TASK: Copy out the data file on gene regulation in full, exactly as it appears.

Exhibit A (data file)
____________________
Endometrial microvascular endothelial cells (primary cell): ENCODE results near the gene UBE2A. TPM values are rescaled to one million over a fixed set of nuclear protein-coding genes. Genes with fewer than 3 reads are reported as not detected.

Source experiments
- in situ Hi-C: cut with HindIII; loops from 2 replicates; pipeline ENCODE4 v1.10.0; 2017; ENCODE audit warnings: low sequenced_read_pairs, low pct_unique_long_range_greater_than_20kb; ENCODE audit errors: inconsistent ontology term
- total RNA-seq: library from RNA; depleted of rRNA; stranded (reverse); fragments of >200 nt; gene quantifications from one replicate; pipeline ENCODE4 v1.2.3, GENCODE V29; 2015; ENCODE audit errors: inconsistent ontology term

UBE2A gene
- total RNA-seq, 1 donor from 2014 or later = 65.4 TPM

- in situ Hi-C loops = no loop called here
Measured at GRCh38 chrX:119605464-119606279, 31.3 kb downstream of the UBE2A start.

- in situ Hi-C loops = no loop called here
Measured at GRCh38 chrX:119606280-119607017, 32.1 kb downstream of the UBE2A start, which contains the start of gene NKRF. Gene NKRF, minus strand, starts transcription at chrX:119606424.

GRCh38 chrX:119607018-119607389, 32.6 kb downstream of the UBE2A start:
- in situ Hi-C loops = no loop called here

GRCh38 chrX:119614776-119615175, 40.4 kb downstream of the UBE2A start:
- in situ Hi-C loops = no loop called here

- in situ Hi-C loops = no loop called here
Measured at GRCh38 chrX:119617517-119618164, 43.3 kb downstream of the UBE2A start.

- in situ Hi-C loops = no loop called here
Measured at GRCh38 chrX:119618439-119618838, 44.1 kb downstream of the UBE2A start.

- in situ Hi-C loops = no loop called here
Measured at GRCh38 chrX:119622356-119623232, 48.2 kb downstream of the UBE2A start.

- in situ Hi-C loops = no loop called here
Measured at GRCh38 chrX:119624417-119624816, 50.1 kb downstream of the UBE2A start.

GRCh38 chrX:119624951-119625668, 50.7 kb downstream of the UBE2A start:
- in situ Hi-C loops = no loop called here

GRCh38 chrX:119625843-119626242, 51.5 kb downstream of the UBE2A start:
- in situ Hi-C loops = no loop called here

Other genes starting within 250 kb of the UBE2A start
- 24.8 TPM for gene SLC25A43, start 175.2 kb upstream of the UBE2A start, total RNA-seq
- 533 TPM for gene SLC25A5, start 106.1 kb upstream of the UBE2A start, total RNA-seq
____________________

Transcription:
Endometrial microvascular endothelial cells (primary cell): ENCODE results near the gene UBE2A. TPM values are rescaled to one million over a fixed set of nuclear protein-coding genes. Genes with fewer than 3 reads are reported as not detected.

Source experiments
- in situ Hi-C: cut with HindIII; loops from 2 replicates; pipeline ENCODE4 v1.10.0; 2017; ENCODE audit warnings: low sequenced_read_pairs, low pct_unique_long_range_greater_than_20kb; ENCODE audit errors: inconsistent ontology term
- total RNA-seq: library from RNA; depleted of rRNA; stranded (reverse); fragments of >200 nt; gene quantifications from one replicate; pipeline ENCODE4 v1.2.3, GENCODE V29; 2015; ENCODE audit errors: inconsistent ontology term

UBE2A gene
- total RNA-seq, 1 donor from 2014 or later = 65.4 TPM

- in situ Hi-C loops = no loop called here
Measured at GRCh38 chrX:119605464-119606279, 31.3 kb downstream of the UBE2A start.

- in situ Hi-C loops = no loop called here
Measured at GRCh38 chrX:119606280-119607017, 32.1 kb downstream of the UBE2A start, which contains the start of gene NKRF. Gene NKRF, minus strand, starts transcription at chrX:119606424.

GRCh38 chrX:119607018-119607389, 32.6 kb downstream of the UBE2A start:
- in situ Hi-C loops = no loop called here

GRCh38 chrX:119614776-119615175, 40.4 kb downstream of the UBE2A start:
- in situ Hi-C loops = no loop called here

- in situ Hi-C loops = no loop called here
Measured at GRCh38 chrX:119617517-119618164, 43.3 kb downstream of the UBE2A start.

- in situ Hi-C loops = no loop called here
Measured at GRCh38 chrX:119618439-119618838, 44.1 kb downstream of the UBE2A start.

- in situ Hi-C loops = no loop called here
Measured at GRCh38 chrX:119622356-119623232, 48.2 kb downstream of the UBE2A start.

- in situ Hi-C loops = no loop called here
Measured at GRCh38 chrX:119624417-119624816, 50.1 kb downstream of the UBE2A start.

GRCh38 chrX:119624951-119625668, 50.7 kb downstream of the UBE2A start:
- in situ Hi-C loops = no loop called here

GRCh38 chrX:119625843-119626242, 51.5 kb downstream of the UBE2A start:
- in situ Hi-C loops = no loop called here

Other genes starting within 250 kb of the UBE2A start
- 24.8 TPM for gene SLC25A43, start 175.2 kb upstream of the UBE2A start, total RNA-seq
- 533 TPM for gene SLC25A5, start 106.1 kb upstream of the UBE2A start, total RNA-seq